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Ivan Acosta

Max Planck Institute for Plant Breeding Research, DE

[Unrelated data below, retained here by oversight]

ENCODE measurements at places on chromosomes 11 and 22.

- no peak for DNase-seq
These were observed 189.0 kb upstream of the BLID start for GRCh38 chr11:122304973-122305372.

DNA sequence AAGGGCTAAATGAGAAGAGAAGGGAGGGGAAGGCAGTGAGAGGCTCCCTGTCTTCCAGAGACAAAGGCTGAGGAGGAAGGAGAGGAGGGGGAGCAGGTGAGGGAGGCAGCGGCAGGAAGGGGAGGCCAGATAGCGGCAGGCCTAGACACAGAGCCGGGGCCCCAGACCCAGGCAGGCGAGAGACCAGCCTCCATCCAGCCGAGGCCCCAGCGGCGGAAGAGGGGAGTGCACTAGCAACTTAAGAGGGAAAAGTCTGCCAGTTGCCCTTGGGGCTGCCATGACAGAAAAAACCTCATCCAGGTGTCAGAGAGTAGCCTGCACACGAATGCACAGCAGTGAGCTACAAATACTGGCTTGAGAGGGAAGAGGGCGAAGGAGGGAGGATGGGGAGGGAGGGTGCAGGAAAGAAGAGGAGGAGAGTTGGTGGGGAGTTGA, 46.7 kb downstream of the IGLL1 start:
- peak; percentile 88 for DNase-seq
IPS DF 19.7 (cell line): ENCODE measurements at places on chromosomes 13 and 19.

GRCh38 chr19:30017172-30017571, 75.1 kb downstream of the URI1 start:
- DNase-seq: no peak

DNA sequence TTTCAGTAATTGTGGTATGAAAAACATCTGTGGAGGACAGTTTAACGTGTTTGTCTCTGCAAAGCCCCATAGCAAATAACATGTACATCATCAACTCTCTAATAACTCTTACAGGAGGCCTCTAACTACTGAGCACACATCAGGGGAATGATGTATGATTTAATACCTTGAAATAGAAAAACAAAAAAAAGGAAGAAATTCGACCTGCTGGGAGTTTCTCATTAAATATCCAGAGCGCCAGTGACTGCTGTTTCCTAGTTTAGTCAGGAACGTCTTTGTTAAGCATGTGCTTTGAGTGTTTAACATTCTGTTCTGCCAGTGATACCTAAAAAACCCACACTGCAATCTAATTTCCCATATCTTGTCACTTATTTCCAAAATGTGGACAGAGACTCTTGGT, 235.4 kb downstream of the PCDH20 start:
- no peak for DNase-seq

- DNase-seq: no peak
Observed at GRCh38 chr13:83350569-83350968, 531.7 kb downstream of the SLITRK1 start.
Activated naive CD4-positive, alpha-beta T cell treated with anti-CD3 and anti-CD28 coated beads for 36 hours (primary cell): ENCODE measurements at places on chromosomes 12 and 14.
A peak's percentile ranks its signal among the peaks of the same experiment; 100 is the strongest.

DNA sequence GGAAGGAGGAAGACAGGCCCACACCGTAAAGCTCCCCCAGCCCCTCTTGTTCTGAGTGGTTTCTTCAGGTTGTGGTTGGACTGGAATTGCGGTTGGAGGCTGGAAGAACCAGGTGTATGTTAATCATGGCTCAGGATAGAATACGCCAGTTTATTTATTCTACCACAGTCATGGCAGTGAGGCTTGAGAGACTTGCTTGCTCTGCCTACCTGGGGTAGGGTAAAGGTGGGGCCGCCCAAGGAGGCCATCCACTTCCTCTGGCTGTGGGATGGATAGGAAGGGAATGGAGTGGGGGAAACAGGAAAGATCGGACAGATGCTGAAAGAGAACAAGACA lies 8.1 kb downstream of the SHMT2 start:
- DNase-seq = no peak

Originally from Colombia, where he obtained a B.Sc. in Microbiology, Ivan worked with the International Center for Tropical Agriculture (1999-2002) before starting his PhD at Yale University, USA (2002-2008). There, he uncovered an essential role for jasmonate in the sex determination pathway that leads to staminate inflorescences (tassels) in maize. He also paved the way to identifying a ‘feminization’ factor in maize ears that allows pistil development by apparently blocking jasmonate synthesis. For his post-doctoral work, he joined the lab of Ted Farmer (2008-2014), where he used Arabidopsis as a model system to identify factors activating jasmonate-mediated wound responses and to develop transcriptional reporters that track jasmonate signaling. Since 2015, Ivan is an independent research group leader at the Max Planck Institute for Plant Breeding research, where he is focusing in late stamen development in barley and Arabidopsis. In particular, he is interested in the spatiotemporal localization of jasmonate signaling components that are important for anther opening and filament elongation in Arabidopsis stamens.

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